Has the plastic plant pot had its day?

Thanks to the wonderful Buxton community, the Buxton Flowerpot Trail this year has been a success by all measurable outcomes – more sets of pots handed out than ever before, more dots on the map than ever before and more maps sales than ever before. We continue to be amazed by the creativity and imagination of those who get involved, and the effort taken. See pictures here.

In our promotion of the project in the Buxton Advertiser, calling for local households and businesses to get involved, we offered to take old pots to be used for the project. Well, the offers flew in from all around the High Peak and, at our market stall in May, oft uttered was the phrase “I could give you some plant pots.

This made us realise just how many plant pots there must be out there, stacked up in sheds, greenhouses and corners of gardens. Hoarded with no hope of reuse. A plague of plastic. Black ones which can’t be recycled. Companies reluctant to collect and clean them due to cost. So the stacks just grow and grow, year on year. They even sell empty ones! Those who have donated pots to the trail are always so happy to have found a use for them. But it would be best if they were not there to be used at all. There are plenty of alternatives so surely the plastic plant pot has had its day.

We could find no active campaigns to stop their production so we wrote to our MP, Robert Largan, to ask whether plastic plant pots were included as part of the Government’s plans to stop the production of single-use plastics, which most clearly are. We received a reply about what is being done in the fight against single-use plastic products and the proposed Plastic Packaging Tax; but, in response to our actual enquiry, further information was required.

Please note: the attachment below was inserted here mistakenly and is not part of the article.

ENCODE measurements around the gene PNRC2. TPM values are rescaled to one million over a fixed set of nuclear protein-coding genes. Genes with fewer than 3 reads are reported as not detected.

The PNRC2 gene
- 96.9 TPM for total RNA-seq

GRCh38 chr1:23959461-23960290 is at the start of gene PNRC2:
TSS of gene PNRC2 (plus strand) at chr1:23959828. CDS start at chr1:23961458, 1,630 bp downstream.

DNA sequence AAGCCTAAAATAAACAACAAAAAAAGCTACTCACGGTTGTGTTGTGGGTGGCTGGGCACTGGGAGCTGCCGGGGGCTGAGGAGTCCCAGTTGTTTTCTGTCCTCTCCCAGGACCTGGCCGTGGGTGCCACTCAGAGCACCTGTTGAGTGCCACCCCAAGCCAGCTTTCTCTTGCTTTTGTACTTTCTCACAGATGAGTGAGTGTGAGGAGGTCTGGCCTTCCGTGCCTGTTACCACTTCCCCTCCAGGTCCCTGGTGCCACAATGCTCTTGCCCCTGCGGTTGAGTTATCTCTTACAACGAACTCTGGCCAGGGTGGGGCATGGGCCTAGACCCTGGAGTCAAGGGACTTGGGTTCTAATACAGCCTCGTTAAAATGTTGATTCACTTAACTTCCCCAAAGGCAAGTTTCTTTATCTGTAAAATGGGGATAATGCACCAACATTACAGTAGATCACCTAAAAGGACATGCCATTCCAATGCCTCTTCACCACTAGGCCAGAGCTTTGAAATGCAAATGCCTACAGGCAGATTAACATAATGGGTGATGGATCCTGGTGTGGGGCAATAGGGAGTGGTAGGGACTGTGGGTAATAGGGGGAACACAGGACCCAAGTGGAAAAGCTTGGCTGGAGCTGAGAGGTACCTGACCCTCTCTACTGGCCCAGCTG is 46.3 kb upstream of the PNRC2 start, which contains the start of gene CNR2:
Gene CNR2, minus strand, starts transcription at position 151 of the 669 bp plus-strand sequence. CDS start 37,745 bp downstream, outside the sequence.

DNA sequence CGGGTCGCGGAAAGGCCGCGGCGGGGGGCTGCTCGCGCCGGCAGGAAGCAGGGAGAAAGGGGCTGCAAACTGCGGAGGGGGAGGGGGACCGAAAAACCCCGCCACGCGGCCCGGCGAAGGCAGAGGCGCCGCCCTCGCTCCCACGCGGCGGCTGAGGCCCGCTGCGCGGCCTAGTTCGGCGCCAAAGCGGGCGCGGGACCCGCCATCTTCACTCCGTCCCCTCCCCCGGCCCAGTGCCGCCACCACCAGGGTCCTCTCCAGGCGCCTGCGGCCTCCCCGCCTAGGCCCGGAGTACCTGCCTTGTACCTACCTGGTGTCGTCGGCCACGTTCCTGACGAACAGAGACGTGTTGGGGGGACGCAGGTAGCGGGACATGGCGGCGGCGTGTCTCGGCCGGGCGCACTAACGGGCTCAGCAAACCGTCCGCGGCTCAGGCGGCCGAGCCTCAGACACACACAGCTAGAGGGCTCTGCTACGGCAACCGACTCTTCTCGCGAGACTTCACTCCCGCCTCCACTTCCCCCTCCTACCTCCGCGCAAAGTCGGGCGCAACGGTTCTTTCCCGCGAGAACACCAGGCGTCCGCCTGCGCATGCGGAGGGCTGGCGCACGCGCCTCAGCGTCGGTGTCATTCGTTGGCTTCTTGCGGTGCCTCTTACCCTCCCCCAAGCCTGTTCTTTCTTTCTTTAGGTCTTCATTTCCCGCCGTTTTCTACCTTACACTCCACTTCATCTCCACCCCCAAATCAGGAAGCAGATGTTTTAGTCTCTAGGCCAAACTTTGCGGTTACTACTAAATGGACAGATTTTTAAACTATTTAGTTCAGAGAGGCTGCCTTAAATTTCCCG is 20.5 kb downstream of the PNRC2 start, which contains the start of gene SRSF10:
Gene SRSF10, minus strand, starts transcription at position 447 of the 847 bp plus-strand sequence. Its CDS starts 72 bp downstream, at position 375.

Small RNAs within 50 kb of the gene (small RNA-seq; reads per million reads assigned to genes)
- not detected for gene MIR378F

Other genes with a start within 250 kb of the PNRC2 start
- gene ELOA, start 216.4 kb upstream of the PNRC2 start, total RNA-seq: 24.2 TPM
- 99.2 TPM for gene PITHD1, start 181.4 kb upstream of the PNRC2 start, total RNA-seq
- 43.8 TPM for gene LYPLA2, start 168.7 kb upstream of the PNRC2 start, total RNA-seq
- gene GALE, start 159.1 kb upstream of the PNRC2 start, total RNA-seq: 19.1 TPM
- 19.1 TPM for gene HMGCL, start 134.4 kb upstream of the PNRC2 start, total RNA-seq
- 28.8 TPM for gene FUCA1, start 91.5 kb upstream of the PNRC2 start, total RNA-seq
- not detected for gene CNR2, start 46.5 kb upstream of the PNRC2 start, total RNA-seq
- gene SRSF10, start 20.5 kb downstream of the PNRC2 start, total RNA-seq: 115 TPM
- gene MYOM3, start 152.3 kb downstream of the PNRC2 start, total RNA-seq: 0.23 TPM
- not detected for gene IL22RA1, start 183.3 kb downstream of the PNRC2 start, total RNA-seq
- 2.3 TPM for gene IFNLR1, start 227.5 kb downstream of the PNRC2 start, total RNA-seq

We were pleased to receive a second letter within the month in which was enclosed a response from the Parliamentary Under Secretary of State at the Department for Environment, Food & Rural Affairs, Rebecca Pow. It states a “want to increase the quantity and quality of recyclable material collected, including plastics” and a commitment to “work towards all plastic packaging placed on the market being recyclable, reusable or compostable by 2025” but, unless there is an outright ban, as part of a wider strategy, it is “ultimately for businesses to decide what materials they use to supply products to customers”.

So, for now at least, it looks like the plastic plant pot is here to stay, although hopefully all recyclable by 2025. To all those with stacks in their gardens, we urge you to recycle those that you can, return them to your garden centre, if they’ll take them, or failing those two options, use them to make flowerpot people for next year’s Buxton Flowerpot Trail! And help us bring smiles to all those walking past.

Huge thanks to those who participated in this year’s trail and those who went to hunt down the creations. We hope the trail will return next year. Feedback is always helpful for our funding applications, so if you have any comments about the trail, please email them to Anyone wishing to get involved and support the project, please get in touch.

Our thanks again to Derbyshire County Council for the Action Grant which supported this year’s trail (awarded for 2020 but deferred to this year due to the pandemic). And to the following organisations for supporting this year’s trail in a variety of ways: Pavilion Gardens, Buxton Markets, Buxton Town Team, Transition Buxton, Poole’s Cavern, Buxton Crescent Heritage Trust, Buxton Festival Fringe, Buxton Advertiser, Pure Peak, Vision Buxton, BBC Radio Derby and, of course, The Green Man Gallery.

We’re off to deconstruct our flowerpot people ready to reuse the pots next year!

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